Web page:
Orpheus at the top and a hunting scene (hunters with wings?) (KSS)
Phoenix-Dragon basin of hammered brass (late 13C from Mosul,
now in Iraq) shows the influence of China with the phoenix and dragon
motifs on Islamic art and was once inlaid with gold and silver wire
The Aleppo Room (circa 1600, the Ottoman period) of painted panels
commissioned by a wealthy broker and Christian for the entrance
room to his private dwelling, with Persian and Biblical scenes
Aleppo Room detail
In 1912 the family sold the wood paneling, then regarded as passé, to the Berlin Islamic Museum. A philosophical (and perhaps political) question has arisen, "does Aleppo prove that western countries should keep the world's antiquities?" Assuming that if this artifact had remained in Aleppo, it would have long ago been destroyed.
Islamic prayer niche, inscribed with
text from the Koran (KSS)
Islamic not-a-prayer niche, found in the
home of a Samaritan family in Damascus (KSS)
Koran stand (13C, from central Turkey)
Mosque lamps (circa 1600 and start of 14C)
made of glass, enamel and gold paint
Mshatta Façade (early 8C Umayyad desert castle in Jordan) (KSS)
Unbelievable detail of the carved stone
Persian carpet (15C from Anatolia) with the
phoenix and dragon motif brought from China,
along with the yellow color denoting a sovereign
Peter & Beth headed back to their hotel, as Kent and I took the S-Bahn to Brandenburg Gate.
This time I was able to see the station that had been closed during
the communist era, which retains the original green subway tile
We stopped in at the former north guardhouse
of Brandenburg Gate, which has a
Room of Silence/Raum der Stille for reflection
Silence! It would have been an oasis from the
crowds outside at the gate, but it was stuffy and hot!
At the corner of Ebertstrasse and Scheidemannstrasse
is another memorial to the victims of the Berlin Wall,
that is, to those who died trying to escape crossing the wall
As we walked into the Tiergarten, we saw some more of those Three-card Monte dealers. All of a sudden they took off, literally running into the woods. A minute later a posse of police officers arrived.
The police officers listened to all the reports, while even the guard at the
Sinti & Roma Memorial showed pictures on his mobile phone
Memorial to the Sinti and Roma (gypsies)/Sinti und Roma Denkmal
(2008-2012, designed by Dani Karavan) commemorates the gypsy groups
(including the Sinti, Roma, Lalleri, Lowara or Manusch, and Jeniche)
who were persecuted and murdered during the Nazi regime
The glass walls of the memorial show the timeline of the persecution of the traveling peoples, and you enter through a rusted steel portal.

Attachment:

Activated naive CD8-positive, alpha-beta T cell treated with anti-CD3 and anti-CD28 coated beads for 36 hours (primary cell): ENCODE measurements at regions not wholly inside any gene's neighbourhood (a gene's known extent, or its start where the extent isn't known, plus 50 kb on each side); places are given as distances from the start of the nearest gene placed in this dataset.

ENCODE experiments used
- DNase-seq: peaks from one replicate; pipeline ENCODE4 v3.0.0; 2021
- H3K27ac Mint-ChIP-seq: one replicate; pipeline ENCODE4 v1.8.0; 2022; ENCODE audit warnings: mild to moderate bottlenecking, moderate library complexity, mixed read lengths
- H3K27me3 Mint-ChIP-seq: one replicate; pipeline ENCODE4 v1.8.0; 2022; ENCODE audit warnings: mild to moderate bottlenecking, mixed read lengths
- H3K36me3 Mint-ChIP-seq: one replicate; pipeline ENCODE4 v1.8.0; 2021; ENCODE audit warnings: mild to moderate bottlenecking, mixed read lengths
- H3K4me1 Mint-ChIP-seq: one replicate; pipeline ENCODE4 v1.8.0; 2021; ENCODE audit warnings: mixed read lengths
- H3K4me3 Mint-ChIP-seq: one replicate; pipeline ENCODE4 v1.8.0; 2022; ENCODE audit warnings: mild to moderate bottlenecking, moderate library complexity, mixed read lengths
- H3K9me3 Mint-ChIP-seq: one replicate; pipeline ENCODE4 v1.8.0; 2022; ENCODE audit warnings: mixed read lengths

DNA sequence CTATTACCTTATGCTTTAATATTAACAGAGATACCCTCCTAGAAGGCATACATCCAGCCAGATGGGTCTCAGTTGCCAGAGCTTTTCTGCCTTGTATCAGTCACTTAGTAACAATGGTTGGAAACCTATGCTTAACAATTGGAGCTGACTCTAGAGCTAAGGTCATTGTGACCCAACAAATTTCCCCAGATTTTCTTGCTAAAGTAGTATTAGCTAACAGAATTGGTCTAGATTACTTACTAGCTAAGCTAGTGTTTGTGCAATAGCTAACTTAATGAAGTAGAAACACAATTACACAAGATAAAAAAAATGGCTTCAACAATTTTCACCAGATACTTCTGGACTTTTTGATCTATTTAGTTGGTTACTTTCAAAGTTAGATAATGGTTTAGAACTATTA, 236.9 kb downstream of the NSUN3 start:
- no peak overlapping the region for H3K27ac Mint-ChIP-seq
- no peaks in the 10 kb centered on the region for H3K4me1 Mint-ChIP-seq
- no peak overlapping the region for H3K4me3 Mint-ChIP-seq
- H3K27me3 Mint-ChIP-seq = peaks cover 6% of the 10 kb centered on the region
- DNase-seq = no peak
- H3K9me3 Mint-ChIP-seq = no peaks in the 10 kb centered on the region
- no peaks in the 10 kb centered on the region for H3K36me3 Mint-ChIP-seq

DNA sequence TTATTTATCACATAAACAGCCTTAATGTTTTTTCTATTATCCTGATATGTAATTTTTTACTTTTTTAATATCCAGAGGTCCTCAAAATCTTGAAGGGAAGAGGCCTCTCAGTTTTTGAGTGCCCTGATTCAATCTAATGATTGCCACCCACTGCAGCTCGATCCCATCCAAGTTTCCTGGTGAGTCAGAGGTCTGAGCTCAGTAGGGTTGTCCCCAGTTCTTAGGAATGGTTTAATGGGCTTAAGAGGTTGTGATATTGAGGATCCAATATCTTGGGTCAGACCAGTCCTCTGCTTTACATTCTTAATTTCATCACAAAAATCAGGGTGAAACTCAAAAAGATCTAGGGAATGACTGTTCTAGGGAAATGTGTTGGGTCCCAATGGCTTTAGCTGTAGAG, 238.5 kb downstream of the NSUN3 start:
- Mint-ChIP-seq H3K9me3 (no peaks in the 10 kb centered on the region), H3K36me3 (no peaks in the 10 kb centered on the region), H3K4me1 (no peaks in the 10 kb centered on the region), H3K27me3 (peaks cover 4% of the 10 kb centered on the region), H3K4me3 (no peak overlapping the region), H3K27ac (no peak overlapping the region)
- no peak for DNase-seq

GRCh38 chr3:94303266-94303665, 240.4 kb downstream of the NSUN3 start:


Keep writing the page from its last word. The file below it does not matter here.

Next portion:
The black-lined pool has a triangular stone in the center on which
lays a flower; it is said that when the flower withers,
the stone sinks and comes up again with a fresh flower
The triangle shape of the flower stone refers to the badges that concentration camp prisoners had to wear.
Many of the stones around the pool are marked with the names of
concentration camps; around the rim of the pool is inscribed a poem titled
Auschwitz by Roma poet Santino Spinelli
An organ grinder and his macaw
Sculpture of a lion group/Löwengruppe (1872, by Friedrich
Wilhelm Wolff) that on closer inspection shows
the lioness has been killed by an arrow (KSS)
Goethe Memorial/Denkmal (1880, by Fritz Schaper)
for the German writer and statesman Johann
Wolfgang von Goethe, surrounded by allegories
of Dramatic Poetry, Lyric Poetry, and Science
Memorial to Homosexuals Persecuted under National Socialism/
Denkmal für die im Nationalsozialismus verfolgten Homosexuellen
(2008, by Michael Elmgreen and Ingar Dragset)
A small window in the memorial shows a video loop
of either two men, or two women (running now),
kissing, and the video is changed every couple years
Memorial to the Murdered Jews of Europe/Denkmal für die ermordeten
Juden Europas, or Holocaust Memorial (2003-2004, by
architect Peter Eisenman and engineer Buro Happold),
which contains 2,711 concrete stelae that vary in height (KSS)
To exit from wandering among the stelae,
you must go uphill
Some of the stelae had metal bands due to cracks (KSS)
There was a glass pavilion entrance to the underground visitor center, with a long line of people waiting to enter. We continued on.
We had a quick sandwich and salad lunch
Next: Berlin 3b.